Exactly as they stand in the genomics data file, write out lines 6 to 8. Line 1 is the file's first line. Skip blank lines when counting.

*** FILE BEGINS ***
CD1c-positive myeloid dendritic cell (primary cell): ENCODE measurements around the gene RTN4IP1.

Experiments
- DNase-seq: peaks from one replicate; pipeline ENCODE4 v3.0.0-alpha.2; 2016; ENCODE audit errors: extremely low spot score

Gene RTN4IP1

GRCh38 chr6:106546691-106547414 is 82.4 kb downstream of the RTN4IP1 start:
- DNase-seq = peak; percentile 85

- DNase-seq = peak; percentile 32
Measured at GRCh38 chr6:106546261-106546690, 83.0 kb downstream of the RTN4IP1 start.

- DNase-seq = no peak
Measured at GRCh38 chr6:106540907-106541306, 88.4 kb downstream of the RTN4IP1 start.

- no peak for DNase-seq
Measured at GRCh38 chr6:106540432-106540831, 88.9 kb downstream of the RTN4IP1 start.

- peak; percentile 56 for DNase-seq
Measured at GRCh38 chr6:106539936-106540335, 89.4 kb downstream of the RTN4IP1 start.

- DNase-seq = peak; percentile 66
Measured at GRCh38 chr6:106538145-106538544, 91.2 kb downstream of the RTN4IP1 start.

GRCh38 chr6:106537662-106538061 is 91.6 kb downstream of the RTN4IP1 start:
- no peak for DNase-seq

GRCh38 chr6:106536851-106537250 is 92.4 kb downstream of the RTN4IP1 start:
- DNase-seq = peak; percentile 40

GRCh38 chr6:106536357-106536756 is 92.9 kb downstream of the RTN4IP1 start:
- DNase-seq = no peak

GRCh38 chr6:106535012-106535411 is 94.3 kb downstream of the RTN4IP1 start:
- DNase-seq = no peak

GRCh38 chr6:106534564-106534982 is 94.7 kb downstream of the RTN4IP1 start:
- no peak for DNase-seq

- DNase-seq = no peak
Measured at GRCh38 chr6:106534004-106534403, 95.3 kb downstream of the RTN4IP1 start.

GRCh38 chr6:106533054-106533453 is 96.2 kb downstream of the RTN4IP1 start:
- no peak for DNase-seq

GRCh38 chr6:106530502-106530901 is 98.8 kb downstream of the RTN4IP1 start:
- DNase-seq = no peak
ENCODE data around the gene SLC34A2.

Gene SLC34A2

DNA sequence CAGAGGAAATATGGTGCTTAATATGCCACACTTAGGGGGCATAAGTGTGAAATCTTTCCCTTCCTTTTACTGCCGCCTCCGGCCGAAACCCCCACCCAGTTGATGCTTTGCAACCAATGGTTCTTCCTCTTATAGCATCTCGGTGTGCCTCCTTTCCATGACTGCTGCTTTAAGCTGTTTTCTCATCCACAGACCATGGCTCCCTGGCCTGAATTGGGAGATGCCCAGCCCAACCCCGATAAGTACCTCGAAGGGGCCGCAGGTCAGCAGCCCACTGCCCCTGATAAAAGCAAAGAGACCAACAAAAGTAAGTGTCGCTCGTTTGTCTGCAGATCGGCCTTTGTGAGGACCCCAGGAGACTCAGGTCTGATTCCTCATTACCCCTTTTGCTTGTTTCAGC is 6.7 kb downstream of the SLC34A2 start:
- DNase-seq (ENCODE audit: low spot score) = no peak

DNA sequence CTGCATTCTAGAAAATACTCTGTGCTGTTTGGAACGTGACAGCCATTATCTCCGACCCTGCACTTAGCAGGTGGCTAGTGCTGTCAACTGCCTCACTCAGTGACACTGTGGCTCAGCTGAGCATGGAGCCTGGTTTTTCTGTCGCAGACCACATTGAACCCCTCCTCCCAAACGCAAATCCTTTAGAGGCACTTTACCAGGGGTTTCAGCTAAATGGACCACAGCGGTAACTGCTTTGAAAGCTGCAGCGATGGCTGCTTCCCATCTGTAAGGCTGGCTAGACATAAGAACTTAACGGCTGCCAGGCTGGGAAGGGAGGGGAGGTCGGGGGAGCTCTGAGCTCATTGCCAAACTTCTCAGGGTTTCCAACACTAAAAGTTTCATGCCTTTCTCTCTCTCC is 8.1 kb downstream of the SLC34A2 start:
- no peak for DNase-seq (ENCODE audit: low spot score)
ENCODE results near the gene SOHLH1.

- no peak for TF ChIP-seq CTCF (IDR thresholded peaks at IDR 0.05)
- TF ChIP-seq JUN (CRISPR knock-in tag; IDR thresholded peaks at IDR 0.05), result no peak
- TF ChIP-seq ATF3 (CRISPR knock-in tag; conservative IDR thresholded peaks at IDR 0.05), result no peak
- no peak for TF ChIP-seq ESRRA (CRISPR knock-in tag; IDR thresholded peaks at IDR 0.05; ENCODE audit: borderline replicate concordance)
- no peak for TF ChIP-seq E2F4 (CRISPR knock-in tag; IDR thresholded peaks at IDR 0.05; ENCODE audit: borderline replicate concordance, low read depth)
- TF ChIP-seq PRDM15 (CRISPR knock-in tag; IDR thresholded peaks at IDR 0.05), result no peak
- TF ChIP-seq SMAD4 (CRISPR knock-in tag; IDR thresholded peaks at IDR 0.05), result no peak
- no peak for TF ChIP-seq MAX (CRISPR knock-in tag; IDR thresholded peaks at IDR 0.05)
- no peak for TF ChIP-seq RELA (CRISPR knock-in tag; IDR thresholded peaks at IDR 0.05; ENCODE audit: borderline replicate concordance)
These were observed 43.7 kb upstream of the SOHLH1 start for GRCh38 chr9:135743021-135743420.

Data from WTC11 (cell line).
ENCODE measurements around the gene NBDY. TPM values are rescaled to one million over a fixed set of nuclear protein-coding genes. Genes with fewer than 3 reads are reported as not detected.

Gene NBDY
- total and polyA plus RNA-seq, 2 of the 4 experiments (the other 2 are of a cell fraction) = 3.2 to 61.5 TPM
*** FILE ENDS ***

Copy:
- DNase-seq = peak; percentile 85

- DNase-seq = peak; percentile 32
Measured at GRCh38 chr6:106546261-106546690, 83.0 kb downstream of the RTN4IP1 start.